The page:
Tuesday, May 26, 2015

Adopting Can Be Scary | New Article on Adoption.com

So, if you know me in real life, you know part of this story: I was terrified to adopt. The whole process seemed so daunting. I would say things like "We'd love to adopt in the future, when we're a little more grown-up." 

Come to think of it, as upset as 23-year-old-infertile-me got at doctors not taking me seriously (I was continuously given the "You're young, just be patient" speech), I didn't take myself terribly seriously. 

I just had an epiphany, folks. 

I'm glad we were all here to see it happen. 

But yes. I was scared. It is scary to jump into the unknown, no question. 

Here are some thought up on adoption.com today about how I finally moved beyond that. 

"If I got bold and decided to talk about adoption with my husband (who, by the way, always replied with an emphatic, “Absolutely, I am interested in this. How would you like to get started?” and is maybe the most patient man alive), I almost immediately followed with conditions to be met before we even started looking into it—things like re-sodding the backyard, and getting a few raises under our belts, and convincing my parents to move closer to us.

If I allowed myself to peruse options online, I was quickly overwhelmed and gave up.
I often recapped the many ways I was a failure: Not only could I not carry a baby myself, but I wasn’t strong enough to continue with fertility treatments. I wasn’t brave enough (or organized enough, or wealthy enough, or enough of numerous other things) to consider adoption, and I felt guilty because I knew I was terribly caught up in my own temporary struggles, but I couldn’t figure out how not to be. My world was small and kind of sad, for a time.
This perpetuated until one day I stumbled upon a website devoted to kids waiting to be adopted, and I recognized that I couldn’t even fathom the fear of not having a safe, loving, permanent place in a family to call mine."
Read the rest here, and if you'd like, leave a comment. What scares you about adoption? If you have adopted, what gave you courage through the process? 

Thursday, May 7, 2015

The Second Sunday in May | New Article on Adoption.com

After a long hiatus, courtesy of unexpected homeschooling and some super fun surgery on my lady parts - and a subsequent snowball of things to catch up on and mini breakdowns to have related to these things - I am feeling ready to write again.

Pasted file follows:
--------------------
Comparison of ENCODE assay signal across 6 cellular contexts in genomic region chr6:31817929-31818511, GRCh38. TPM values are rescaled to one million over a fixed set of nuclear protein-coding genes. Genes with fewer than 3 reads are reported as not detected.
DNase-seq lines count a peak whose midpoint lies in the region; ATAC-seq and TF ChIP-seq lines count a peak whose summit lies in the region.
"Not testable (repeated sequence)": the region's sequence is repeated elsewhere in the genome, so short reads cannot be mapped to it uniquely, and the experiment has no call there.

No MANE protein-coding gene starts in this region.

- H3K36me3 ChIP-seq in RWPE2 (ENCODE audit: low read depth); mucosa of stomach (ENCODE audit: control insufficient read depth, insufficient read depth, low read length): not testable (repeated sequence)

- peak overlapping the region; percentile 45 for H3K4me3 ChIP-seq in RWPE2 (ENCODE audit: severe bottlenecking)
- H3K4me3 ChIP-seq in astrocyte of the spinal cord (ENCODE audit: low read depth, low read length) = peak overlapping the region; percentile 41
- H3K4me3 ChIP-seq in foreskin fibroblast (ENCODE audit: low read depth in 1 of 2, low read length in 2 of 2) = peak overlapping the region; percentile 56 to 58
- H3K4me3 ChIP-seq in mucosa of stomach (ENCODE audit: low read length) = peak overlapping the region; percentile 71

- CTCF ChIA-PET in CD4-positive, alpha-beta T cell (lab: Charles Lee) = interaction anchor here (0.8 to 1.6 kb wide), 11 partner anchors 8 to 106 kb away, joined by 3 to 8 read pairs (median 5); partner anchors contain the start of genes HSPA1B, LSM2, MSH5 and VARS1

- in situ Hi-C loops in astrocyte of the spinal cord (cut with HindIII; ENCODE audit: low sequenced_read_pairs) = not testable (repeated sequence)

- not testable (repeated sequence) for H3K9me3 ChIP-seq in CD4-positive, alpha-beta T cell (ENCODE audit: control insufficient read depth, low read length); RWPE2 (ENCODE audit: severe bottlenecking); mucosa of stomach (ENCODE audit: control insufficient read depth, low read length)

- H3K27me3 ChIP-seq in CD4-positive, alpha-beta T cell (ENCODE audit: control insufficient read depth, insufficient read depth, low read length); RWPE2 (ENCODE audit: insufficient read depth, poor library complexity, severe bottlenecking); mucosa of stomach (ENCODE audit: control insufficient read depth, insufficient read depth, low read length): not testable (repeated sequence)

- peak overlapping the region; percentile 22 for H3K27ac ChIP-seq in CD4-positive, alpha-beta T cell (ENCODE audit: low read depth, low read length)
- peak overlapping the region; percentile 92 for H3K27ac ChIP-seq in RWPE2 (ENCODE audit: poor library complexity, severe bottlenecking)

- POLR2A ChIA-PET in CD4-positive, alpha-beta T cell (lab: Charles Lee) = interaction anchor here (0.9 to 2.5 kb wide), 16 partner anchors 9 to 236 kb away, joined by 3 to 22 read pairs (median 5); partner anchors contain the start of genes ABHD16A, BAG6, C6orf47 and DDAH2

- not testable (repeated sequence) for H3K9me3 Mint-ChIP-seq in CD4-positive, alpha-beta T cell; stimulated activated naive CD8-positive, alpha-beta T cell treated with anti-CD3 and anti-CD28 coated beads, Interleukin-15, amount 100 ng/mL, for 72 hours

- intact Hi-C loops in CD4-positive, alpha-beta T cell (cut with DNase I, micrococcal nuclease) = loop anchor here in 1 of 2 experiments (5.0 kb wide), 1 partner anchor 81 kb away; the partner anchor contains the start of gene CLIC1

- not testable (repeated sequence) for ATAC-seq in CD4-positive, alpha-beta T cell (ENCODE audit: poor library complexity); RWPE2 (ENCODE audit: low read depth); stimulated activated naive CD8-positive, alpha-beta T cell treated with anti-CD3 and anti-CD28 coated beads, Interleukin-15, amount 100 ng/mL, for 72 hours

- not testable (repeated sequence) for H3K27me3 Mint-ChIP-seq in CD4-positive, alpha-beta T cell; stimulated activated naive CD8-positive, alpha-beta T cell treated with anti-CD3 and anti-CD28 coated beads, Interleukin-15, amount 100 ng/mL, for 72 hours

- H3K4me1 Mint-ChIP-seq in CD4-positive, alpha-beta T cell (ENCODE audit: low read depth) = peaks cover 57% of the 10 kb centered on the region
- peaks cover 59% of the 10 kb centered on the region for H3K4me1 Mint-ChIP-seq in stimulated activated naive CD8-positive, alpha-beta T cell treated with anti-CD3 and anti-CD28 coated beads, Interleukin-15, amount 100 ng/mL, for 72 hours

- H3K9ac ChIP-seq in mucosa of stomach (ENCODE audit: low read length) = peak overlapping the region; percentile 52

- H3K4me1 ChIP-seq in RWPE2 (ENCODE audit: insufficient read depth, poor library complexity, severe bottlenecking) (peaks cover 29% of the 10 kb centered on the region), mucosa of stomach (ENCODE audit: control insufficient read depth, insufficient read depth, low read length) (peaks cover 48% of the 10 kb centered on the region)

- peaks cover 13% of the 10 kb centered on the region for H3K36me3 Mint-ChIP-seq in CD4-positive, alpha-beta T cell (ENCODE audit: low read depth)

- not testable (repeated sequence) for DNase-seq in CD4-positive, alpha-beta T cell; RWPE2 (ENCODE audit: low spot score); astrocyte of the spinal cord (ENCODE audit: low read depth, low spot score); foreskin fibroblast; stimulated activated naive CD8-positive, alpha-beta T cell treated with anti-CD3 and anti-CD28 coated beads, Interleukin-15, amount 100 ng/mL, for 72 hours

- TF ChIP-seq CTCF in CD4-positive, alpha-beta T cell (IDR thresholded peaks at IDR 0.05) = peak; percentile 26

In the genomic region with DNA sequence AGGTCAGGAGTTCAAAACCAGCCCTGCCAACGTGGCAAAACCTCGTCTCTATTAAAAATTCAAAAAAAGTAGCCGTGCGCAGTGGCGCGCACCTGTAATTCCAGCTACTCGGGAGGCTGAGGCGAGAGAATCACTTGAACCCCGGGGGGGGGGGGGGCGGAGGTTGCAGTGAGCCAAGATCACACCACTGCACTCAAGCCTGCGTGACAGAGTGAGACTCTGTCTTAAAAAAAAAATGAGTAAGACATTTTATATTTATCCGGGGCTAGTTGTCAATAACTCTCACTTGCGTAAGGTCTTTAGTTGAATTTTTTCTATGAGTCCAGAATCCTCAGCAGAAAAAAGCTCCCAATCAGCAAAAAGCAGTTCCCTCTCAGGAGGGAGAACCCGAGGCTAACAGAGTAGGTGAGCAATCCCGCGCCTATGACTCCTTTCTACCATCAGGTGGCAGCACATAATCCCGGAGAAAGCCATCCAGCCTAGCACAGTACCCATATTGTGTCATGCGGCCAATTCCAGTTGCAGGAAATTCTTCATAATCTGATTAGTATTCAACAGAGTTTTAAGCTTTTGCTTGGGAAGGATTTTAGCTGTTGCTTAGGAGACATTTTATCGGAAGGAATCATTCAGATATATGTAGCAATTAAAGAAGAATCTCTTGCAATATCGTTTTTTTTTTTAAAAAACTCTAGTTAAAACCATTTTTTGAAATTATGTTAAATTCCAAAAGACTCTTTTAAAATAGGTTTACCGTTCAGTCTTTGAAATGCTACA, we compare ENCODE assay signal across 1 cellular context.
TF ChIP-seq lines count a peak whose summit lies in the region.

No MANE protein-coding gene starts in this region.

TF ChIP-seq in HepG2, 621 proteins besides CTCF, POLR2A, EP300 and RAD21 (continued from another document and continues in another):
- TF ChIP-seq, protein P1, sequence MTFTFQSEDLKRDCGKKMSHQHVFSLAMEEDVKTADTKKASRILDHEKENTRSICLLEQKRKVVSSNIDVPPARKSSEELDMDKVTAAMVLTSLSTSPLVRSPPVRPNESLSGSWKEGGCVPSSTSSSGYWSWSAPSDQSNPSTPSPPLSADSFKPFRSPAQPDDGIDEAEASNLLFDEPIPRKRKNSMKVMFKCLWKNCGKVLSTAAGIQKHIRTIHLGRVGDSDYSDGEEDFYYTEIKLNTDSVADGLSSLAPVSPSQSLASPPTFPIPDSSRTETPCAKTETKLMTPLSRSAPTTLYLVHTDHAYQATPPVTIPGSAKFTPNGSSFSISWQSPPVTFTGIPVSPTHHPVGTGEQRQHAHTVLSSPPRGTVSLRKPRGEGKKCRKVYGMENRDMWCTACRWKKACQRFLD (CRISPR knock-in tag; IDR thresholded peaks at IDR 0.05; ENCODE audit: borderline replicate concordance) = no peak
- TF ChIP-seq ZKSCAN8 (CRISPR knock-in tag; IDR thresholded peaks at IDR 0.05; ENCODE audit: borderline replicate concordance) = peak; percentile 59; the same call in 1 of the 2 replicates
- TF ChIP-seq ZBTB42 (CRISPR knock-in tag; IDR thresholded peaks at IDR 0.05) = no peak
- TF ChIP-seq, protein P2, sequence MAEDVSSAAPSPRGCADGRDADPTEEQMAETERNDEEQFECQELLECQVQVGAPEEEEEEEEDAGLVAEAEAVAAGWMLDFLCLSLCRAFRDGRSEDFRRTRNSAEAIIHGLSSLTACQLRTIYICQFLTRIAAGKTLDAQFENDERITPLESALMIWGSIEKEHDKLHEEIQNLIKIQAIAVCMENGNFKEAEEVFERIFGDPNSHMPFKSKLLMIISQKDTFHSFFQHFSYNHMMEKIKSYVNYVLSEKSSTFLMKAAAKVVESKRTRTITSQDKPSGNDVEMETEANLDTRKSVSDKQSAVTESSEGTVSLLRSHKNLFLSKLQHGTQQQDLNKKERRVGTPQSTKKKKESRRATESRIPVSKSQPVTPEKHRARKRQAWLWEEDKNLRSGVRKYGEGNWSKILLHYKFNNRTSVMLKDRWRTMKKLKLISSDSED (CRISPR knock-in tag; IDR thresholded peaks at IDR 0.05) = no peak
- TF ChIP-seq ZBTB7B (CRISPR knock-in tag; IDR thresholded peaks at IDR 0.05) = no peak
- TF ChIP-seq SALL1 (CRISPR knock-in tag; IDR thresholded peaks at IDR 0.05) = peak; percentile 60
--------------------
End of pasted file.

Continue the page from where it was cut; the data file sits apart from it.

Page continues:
I will write about the events of the last few months later, probably. But not right now. 

Right now, it's almost Mother's Day. This is a rough day for many in the circles I frequent. I have seen many a post about this day and infertility, and that's part of it. It just plain sucks to be infertile and childless on Mother's Day. But what I have found (which surprised me quite a lot, as so many aspects of parenting have) is that even after the babies come, it's hard. Just a different kind of hard. 

For me, infertility and foster/adoptive parenting has proven to be an intense empathy workout. My ability to see hurt in others and to exist outside of my own struggles is greater. And because of that, I am more aware of the years I spent inside of those struggles. I was so angry. I judged easily those who seemed to lack appreciation for the things I so desperately wished for. I said awful things to people I love in an effort to explain how much this struggle was hurting me; I remember once, my sweet husband was trying to comfort me by saying that we still had each other, and I blurted that I would never be able to find happiness in a life where I wasn't a mom. 

It wasn't great. 

I love being a mom, so much. But I wish now that I had realized my worth as a mother and a woman was valid before we signed those papers.

I have a new article on adoption.com today about this day that brings up so many feeling for so many mothers. Mothers with children and without. Mothers wading through the process of getting to their babies and mothers who find, much to their surprise, that the feeling of drowning has followed them through to the other side. Here's a peek: 

"Your worth is not tied to how many little heads sit beside you. It is not whether your body will allow you to carry a child, or if you are ready to start a family yet. It’s not in an invitation to stand and be recognized as a mother.

It is, though, found in your strength, and the love you carry with you—whether you have carried a baby or not. It’s the wealth of knowledge you share freely with others, or the note you send to a friend you know is struggling.

It’s that beautiful, tender nurturing that ties us all together as women and keeps humanity moving forward.

Motherhood is deserving of celebration, certainly. But there are stages, there are variations. There are infinitely many more versions of motherhood than there are greeting card options. There are so many women unable to experience motherhood in the way they had dreamed, and finding the joy in that is more than one day can represent."

Read more here. If you feel inclined to leave a comment about your thoughts on Mother's Day, I would love you for it. I'll love you even if you don't, though. ;)

It's good to be back.